Apr 4, 2013

All Fighting Is Dirty

Recently, I decided that the time has come to remove my children from their extremely small, private, faith-based school.  The reasons why and how I came to this decision are a topic for another blog post.  But, suffice it to say, it was not a decision I came to easily.

One of the many reasons I preferred private school was because I felt the small size of the school kept my kids safer than if they were one of the masses in the public domain.  You see, my son, Quinn, is a bit of a peanut.  A whole lot of charm, intelligence, and wit is packed into his 12 year old, 63 lb., 4’5” frame.  But, the reality is, charm, wit, and adorable dimples will only carry him so far.  Eventually, some dumb jock is going to look at Quinn and see nothing more than an easy target to prove his “masculinity”.  I had hoped to keep Quinn at his parochial school until he grew bigger.  Only he hasn’t grown or gained anything in over two years, and we’ve run out of time.

So I am teaching Quinn how to fight.

Well, actually, since there are just some things Moms shouldn’t teach their sons, I am making arrangements for a former soldier turned law enforcement friend of mine to teach him for me.  Although Peter is a sweet, loving, caring, good man -- a brawler he is not.  And the sad fact is I have been in more fist fights than Quinn’s father, so he’s not my primero uno choice either.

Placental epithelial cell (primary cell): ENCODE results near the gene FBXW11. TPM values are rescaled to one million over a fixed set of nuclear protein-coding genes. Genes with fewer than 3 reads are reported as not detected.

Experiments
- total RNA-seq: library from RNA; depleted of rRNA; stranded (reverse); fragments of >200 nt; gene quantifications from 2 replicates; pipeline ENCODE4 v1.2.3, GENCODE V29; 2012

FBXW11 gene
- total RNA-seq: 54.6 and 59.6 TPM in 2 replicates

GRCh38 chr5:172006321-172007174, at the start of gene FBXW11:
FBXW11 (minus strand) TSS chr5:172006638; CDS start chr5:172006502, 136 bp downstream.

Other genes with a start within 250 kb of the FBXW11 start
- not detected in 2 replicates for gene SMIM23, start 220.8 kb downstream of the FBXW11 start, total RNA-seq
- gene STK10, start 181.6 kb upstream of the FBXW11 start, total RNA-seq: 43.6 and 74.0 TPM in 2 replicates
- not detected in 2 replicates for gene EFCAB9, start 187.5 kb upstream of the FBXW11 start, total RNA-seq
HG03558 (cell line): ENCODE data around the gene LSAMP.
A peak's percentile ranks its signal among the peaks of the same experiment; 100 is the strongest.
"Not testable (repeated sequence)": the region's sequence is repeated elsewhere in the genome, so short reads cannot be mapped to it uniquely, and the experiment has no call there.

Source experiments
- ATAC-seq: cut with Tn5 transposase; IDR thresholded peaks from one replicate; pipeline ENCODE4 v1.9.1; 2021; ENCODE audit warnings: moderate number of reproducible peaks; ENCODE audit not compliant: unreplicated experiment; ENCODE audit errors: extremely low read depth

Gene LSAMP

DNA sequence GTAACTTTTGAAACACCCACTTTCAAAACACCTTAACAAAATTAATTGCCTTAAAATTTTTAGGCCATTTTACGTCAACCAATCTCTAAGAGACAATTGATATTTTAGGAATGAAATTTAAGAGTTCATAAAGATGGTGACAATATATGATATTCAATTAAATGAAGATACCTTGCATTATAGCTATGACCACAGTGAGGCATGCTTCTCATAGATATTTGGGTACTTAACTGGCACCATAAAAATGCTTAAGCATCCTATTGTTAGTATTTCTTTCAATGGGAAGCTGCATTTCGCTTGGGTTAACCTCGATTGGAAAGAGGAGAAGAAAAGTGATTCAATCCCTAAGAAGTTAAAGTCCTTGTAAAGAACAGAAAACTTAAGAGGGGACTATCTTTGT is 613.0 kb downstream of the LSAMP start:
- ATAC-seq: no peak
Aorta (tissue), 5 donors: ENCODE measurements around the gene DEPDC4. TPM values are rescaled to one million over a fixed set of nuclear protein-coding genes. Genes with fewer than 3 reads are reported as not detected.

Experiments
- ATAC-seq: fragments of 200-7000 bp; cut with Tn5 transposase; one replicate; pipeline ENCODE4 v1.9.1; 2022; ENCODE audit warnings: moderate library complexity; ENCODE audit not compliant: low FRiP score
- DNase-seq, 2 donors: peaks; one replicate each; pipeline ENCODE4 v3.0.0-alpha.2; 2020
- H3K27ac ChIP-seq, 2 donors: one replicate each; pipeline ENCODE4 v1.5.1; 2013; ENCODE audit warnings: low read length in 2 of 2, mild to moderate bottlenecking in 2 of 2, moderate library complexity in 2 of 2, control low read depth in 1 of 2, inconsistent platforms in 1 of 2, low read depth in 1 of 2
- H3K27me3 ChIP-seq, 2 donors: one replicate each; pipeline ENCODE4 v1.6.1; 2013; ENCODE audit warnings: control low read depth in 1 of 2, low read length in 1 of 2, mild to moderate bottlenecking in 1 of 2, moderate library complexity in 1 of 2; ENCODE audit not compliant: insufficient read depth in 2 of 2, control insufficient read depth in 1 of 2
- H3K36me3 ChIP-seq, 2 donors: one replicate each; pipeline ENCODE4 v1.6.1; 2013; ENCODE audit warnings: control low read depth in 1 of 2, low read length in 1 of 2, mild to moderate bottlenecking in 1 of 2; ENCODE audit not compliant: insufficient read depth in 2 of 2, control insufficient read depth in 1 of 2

I don’t want the so-called self-defense courses they teach locally.  I’m sure they’re fine and dandy, but that’s not what I have in mind.  And as much as Quinn really enjoyed his tae kwon do classes, I felt it looked more like aggressive dancing than self-protection, so that’s not going to work either.  Pretty just isn’t going to cut it.

See -- all fighting is dirty.

My brother taught me that a long, long time ago.  There’s no such thing as a clean fight when it comes to the playground.  It’s about being able to walk away with all your teeth and your pride intact... the rest doesn’t really matter so much.

I was lucky to have a brother to teach me: Try to walk away.  If you can’t walk away, run.  If you can’t run away, strike hard and fast and don’t stop until they’re down on the ground and then get the hell out of there.  Go for the eyes, throat, or knees.  It only takes minimal strength to rip someone’s ear off.  If it’s a guy, grab their balls, squeeze, and twist.  If it’s a girl, wrap their hair around your fist and yank with all your might.  An elbow to the back of the neck can knock someone out (I actually used that move on a drunken pursuer in college. The guy face-planted in the middle of the street.  I took off my heels and ran like the wind -- shocked that it actually worked.)

Now before all my liberal pacifist friends get all fired up that I’m advocating violence -- let me be VERY clear... I am not.